Kiona, Barnard Griffin evolve while looking back
Kiona produces a wide array of wines — white, rosé and red — including the Cabernet Sauvignon, Merlot and Syrah that are the staple of Red Mountain producers. The Williams clan also continues to nurture several blocks of grapes planted in the late 1970s and early 1980s, and those still produce delightful gems, including a Chenin Blanc ice wine, a dry Chenin Blanc, and a now rarely planted Lemberger that Clore championed as perfect for Washington.
Griffin, meanwhile, went from working for Preston to Hogue Cellars in Prosser, and then founded Barnard Griffin.
In the decades since, Griffin’s stable of wines has regularly featured Red Mountain fruit from Williams vineyards. In addition to the expected red and white varietals, he’s long been known nationally for his Rosé of Sangiovese, his Riesling, currently being sold at Trader Joe’s outlets, and his reserve tier of reds and whites. Those include a red Côtes du Rôb and a Côtes du Rôb Blanc, a neat evasion of the prohibition from using Côtes du Rhône.
Both their operations share a philosophy of avoiding debt, helping out friends and providing excellence at consumer-friendly prices. And there also are some higher-tier bottlings for their wine club members and devoted followers.
2nd Harvest Food Bank benefits from 2018 Legacy Cab
The label for the Barnard Griffin Winery 2018 Kiona Estate Vineyard Legacy Collaboration Cabernet Sauvignon will be a one-piece wraparound featuring “throwback” versions of the Kiona Vineyards and Barnard Griffin labels. (Photos courtesy of JJ Williams)
To celebrate that first vintage, on Tuesday, Aug. 3, the families are announcing the Barnard Griffin Winery 2018 Kiona Estate Vineyard Legacy Collaboration Cabernet Sauvignon made from the 40th vintage of that 1975 planting of Cab at Kiona. It’s crafted once again by Rob Griffin — this time with his daughter Megan Hughes — at the Barnard Griffin cellar in Richland.
It’s the brainchild of Scott’s son JJ, now Kiona Vineyards and Winery’s general manager, and Megan, Barnard Griffin’s white winemaker. It was sparked by an idea JJ broached in an email to her about three years ago.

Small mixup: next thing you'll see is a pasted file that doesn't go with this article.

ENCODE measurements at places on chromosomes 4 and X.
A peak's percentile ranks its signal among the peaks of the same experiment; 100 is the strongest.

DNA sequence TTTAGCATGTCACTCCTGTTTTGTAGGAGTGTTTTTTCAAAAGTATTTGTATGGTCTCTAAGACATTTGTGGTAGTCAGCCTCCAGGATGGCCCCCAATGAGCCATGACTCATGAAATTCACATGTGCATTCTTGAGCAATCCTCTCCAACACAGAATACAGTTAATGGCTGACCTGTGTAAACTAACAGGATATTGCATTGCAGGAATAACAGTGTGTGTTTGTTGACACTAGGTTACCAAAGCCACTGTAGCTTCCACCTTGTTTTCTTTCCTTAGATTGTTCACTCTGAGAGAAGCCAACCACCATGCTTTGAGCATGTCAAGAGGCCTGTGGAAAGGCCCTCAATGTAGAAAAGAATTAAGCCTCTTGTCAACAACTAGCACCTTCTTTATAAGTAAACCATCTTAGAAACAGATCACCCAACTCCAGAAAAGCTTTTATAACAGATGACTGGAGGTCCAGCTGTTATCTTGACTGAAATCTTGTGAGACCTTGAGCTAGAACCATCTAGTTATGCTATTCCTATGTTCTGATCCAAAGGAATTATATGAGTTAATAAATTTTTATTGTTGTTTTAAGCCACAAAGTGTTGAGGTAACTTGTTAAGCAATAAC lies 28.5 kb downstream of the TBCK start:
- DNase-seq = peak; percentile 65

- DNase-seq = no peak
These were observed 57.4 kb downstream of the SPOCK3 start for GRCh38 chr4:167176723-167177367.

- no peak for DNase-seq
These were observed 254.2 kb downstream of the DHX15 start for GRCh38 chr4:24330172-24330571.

“All the credit goes to JJ,” Hughes said, describing how they developed a plan to mark the legacy of their two families as key players in the founding of Washington’s modern wine industry.
JJ says, “Our operations share a lot in common, and we’ve grown up in parallel over the decades. That shared history is worth celebrating.”
The Williams family, including JJ’s brother Tyler, who took over winemaking duties at Kiona from Scott in 2019, made the concept a reality by growing a crop they believe has turned into a superb Cabernet Sauvignon crafted by Hughes and her father. It’s a limited release of about 100 cases — just four barrels, two of them new French oak — with all proceeds going to Second Harvest Food Bank. The organization operates 280 food pantries and meal sites in Eastern Washington and Northern Idaho that help provide assistance to families who struggle to put food on their tables every day.
“We want to tell our story,” Hughes said, “and help out the local community.”
The wine can be purchased via this link in a three-bottle lot — $300 total. The sale includes two tickets to the Sept. 25 release party at Kiona Vineyards as an added incentive to support the effort. That event gives buyers the opportunity to sample the 2018 Legacy Cab and dine on food provided by J. Bookwalter Winery’s NON-FICTION food truck and Stick+Stone Wood-Fired Pizza.
Those who buy the fundraising wine will get to experience one of Washington’s states finest reds grown and crafted by two families who combined have more than 100 years of grape-growing and winemaking experience.